Peak severity at age 10; 50% of cases remit by late teens

Episodic or sawtooth course; long-term prognosis unknown

Involvement of basal ganglia

Strong evidence

Strong evidence

Good evidence

GABHS trigger

Reported; cause uncertain

Reported in some cases; cause uncertain

Proposed association

Neurologic findings

Increased findings of NSS, including choreiform movements

Increased findings of NSS, including choreiform movements

Choreiform movements

GABHS: group A beta-hemolytic streptococcal infection

NSS: neurologic soft signs

OCD: obsessive-compulsive disorder

PANDAS: pediatric autoimmune neuropsychiatric disorders associated with streptococcus


Antibiotics. Antibiotic treatment of GABHS infection has been thoroughly studied among patients with rheumatic fever. American Heart Association guidelines for preventing rheumatic fever after GABHS infection recommend oral penicillin, 250 mg bid.14 Studies also indicate that using azithromycin, 500 mg once weekly, can protect against GABHS infection but may also increase resistance to macrolide antibiotics. 15

Because antibiotic prophylaxis for GABHS infection is effective for rheumatic fever, some researchers have hypothesized that similar treatment would reduce neuropsychiatric symptoms in PANDAS patients.

In a double-blind, randomized, controlled trial, Snider et al16 found significant decreases in GABHS infection and neuropsychiatric symptoms in 23 PANDAS patients who took penicillin (250 mg bid) or azithromycin (250 mg bid on one day of the week) for 12 months.

An earlier study using penicillin for PANDAS prophylaxis was inconclusive. Its design limited more-definitive conclusions by allowing a high rate of antibiotic use during the placebo phase. 17

An uncontrolled prospective study by Murphy et al13 documented rapid resolution of primary OCD, tic, and anxiety symptoms after appropriate antibiotic treatment in 12 children with PANDAS. Obsessive-compulsive symptoms remitted 5 to 21 days after patients received penicillin, amoxicillin/clavulanate potassium, or a cephalosporin. Symptoms resolved much more quickly than nonPANDAS obsessive-compulsive and tic disorders usually remit with cognitive-behavioral, habit reversal, and/or drug treatment.18 One-half of patients had at least one OCD recurrence, all documented as GABHS-positive with throat culture or rapid antigen-detection assay.

Recommendation. Obtain a GABHS culture if a child presents with sudden-onset OCD. If positive, treat with a standard course of antibiotics.19 Caution is strongly recommended when using antibiotics in children, as antibiotic-resistant organisms may develop. Collaborate with the child’s pediatrician to ensure that strep infections are treated consistently.


Giving John antibiotics when he had the sore throat might have been a rational choice to manage acute OCD symptoms. However, the scant literature on antibiotic prophylaxis for PANDAS subtype OCD led us to also consider cognitive-behavioral therapy (CBT).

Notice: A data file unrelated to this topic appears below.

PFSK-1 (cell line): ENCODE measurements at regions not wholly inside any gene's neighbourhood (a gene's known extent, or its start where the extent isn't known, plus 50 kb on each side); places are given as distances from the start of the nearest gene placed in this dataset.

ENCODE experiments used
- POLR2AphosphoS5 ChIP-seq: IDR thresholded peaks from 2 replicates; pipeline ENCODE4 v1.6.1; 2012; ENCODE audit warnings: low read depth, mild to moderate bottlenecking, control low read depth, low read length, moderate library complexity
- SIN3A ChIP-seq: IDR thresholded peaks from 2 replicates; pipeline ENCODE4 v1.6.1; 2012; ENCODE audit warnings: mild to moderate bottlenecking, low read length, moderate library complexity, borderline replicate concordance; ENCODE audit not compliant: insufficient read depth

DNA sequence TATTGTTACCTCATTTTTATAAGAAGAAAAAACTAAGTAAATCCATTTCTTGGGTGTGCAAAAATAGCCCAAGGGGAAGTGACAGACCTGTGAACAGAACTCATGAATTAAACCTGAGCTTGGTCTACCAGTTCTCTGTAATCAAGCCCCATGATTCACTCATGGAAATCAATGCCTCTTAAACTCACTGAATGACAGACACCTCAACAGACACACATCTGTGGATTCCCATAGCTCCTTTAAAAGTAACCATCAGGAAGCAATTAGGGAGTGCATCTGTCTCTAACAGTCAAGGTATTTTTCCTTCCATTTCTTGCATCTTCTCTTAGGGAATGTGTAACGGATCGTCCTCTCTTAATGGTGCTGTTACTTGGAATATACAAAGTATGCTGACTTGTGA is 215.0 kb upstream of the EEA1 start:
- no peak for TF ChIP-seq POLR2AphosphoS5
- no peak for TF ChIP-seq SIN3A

CBT alone or with a selective serotonin reuptake inhibitor (SSRI) is first-line therapy for pediatric OCD.18,20 We hypothesized, therefore, that CBT might also be useful in PANDAS and provided John with five CBT sessions within 1 week, without giving an antibiotic or other medication. [See our study 21 for therapy details.]

At baseline, John’s score on the Children’s Yale-Brown Obsessive-Compulsive Scale (CY-BOCS) was 34, indicating severe OCD symptoms, and his score on the Anxiety/Depression subscale of the Child Behavior Checklist (CBCL) was elevated (t = 66). After five CBT sessions, John’s CY-BOCS score decreased by 75% to 8 and his CBCL Anxiety/Depression score decreased into the average range (t = 50).21

Given PANDAS’ fluctuating course, his symptoms could have remitted spontaneously. His symptoms remained in remission 6 months later.

We believe John’s case is the only published description of using CBT alone to treat a patient with PANDAS. Since then, our team has successfully treated several other PANDAS patients using CBT. Based on our experience with trained clinicians, CBT provided an appropriate treatment option for this handful of cases. Controlled trials are needed to establish CBT’s efficacy for treating documented PANDAS.

SSRIs. As stated, CBT alone or with an SSRI is first-line therapy for pediatric OCD, and CBT alone or with an SSRI reduces pediatric OCD symptoms more effectively than antidepressants alone.18 Because no published reports of SSRI use in PANDAS exist, we recommend treating a child with PANDAS as you would any child presenting with OCD and tics:

  • For milder cases with recent onset, begin with clinical monitoring for GABHS, without using SSRIs or antibiotics. Early CBT may prevent symptom worsening.
  • For more severecases of longer duration, continue with CBT, then consider adding an SSRI.

When using SSRIs in pediatric patients, be mindful of recent literature on increased suicidality in children and adolescents taking these antidepressants. Use SSRIs judiciously, monitor dosages closely, and watch for suicidal thoughts.

Immunomodulatory therapies? Immunomodulatory therapies such as IV immunoglobulin (IVIG) and plasma exchange are not appropriate for refractory OCD or tic cases that have no clear GABHS association and a relapsing/remitting course. No studies support using immunomodulatory agents in disorders without an immune-mediated cause.

You might consider these therapies for severe, clearly established PANDAS only when less-invasive treatments (antibiotics, standard OCD therapies) have been ineffective and then only under research protocols and by physicians experienced in giving them.

Immunomodulatory therapies interrupt autoantibodies’ actions on the CNS and have shown moderate (40% to 50%) symptom reduction in some CNS diseases. In the NIMH trial, plasma exchange was better tolerated than IVIG and provided greater symptom relief.22 However, at least one study has shown plasma exchange to be ineffective for chronic OCD.23


Snider and Swedo24 recommend guidelines for treating PANDAS, based on risks of using antibiotics in children, research and clinical experience, and American Academy of Child and Adolescent Psychiatry practice parameters (Box 2).

Elevated streptococcal titers are common in the community population25 and are not necessarily diagnostic of PANDAS. Thus, it is important to demonstrate a change in titer levels (such as a 4-fold dilution rise in antistreptococcal antibody titers 4 to 6 weeks after infection).

In patients with new-onset OCD/tics or recent symptom exacerbation, a positive throat culture provides support that symptoms were triggered by subclinical GABHS infection but does not rule out the possibility that the child is a GABHS carrier.

After streptococcal infections, titers may remain elevated for 6 months to 1 year. Murphy et al25 found persistent elevations in one or more strep titers in patients with dramatically fluctuating neuropsychiatric symptoms, compared with those whose course was inconsistent with PANDAS. It is unclear if these children had undetected, frequent GABHS infections or the elevated titers reflect a chronic immune activation to GABHS.